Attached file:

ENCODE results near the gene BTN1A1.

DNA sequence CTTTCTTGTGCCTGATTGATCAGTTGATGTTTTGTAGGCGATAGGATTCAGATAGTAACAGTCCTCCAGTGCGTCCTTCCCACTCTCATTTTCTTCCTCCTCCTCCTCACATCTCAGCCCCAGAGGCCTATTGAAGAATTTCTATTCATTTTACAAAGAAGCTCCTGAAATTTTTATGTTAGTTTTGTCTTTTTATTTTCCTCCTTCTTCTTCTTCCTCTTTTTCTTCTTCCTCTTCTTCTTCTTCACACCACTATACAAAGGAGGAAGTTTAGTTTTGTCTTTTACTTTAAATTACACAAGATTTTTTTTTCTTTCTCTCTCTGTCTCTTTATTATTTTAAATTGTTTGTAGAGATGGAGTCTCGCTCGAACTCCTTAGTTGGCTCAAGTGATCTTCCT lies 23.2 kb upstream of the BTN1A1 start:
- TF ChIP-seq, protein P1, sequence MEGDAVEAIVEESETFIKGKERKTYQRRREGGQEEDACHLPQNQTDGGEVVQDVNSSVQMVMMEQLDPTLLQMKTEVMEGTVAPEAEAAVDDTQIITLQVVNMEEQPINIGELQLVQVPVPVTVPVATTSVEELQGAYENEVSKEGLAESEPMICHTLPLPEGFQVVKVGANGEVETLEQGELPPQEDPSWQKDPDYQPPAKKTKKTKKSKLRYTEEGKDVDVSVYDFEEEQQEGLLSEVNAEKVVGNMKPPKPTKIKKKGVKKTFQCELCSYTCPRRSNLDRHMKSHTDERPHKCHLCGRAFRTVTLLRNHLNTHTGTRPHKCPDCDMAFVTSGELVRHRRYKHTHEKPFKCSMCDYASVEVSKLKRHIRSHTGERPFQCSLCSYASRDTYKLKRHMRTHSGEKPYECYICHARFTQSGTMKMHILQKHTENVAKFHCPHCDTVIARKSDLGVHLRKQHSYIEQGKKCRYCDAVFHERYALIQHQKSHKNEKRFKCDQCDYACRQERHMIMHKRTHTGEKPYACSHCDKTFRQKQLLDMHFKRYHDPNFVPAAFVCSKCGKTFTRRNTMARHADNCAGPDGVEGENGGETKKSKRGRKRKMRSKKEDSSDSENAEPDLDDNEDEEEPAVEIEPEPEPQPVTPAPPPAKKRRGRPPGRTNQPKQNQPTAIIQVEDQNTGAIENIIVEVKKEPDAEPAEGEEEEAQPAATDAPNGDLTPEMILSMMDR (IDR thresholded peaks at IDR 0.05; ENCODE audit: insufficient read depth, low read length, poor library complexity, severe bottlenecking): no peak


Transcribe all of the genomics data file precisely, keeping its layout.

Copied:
ENCODE results near the gene BTN1A1.

DNA sequence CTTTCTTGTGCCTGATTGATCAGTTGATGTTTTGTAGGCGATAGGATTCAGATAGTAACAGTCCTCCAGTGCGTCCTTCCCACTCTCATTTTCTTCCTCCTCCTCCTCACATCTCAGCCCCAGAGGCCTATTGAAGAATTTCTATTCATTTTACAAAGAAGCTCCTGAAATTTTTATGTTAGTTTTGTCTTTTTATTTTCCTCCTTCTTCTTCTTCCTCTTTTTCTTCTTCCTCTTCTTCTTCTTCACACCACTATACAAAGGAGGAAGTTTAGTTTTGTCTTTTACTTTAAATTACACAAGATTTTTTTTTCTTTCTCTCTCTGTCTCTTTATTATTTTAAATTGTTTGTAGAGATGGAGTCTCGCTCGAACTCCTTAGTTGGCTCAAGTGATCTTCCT lies 23.2 kb upstream of the BTN1A1 start:
- TF ChIP-seq, protein P1, sequence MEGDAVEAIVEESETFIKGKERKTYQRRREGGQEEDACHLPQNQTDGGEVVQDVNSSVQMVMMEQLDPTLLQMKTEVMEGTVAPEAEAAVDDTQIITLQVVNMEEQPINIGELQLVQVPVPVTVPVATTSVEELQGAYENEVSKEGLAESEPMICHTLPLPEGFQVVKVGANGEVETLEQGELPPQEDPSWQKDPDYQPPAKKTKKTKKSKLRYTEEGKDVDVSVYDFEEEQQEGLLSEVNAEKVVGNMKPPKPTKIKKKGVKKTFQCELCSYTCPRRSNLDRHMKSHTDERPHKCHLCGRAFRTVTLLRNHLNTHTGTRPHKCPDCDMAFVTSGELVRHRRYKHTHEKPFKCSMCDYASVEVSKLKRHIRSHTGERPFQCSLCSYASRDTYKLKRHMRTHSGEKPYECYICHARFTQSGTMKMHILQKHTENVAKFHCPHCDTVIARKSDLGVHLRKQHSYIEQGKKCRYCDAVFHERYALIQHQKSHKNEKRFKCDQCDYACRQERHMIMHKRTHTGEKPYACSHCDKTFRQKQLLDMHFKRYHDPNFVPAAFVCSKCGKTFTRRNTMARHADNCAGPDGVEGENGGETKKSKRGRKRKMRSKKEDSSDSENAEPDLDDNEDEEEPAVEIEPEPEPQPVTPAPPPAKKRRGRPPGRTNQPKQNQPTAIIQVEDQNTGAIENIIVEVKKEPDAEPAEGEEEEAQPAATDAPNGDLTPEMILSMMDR (IDR thresholded peaks at IDR 0.05; ENCODE audit: insufficient read depth, low read length, poor library complexity, severe bottlenecking): no peak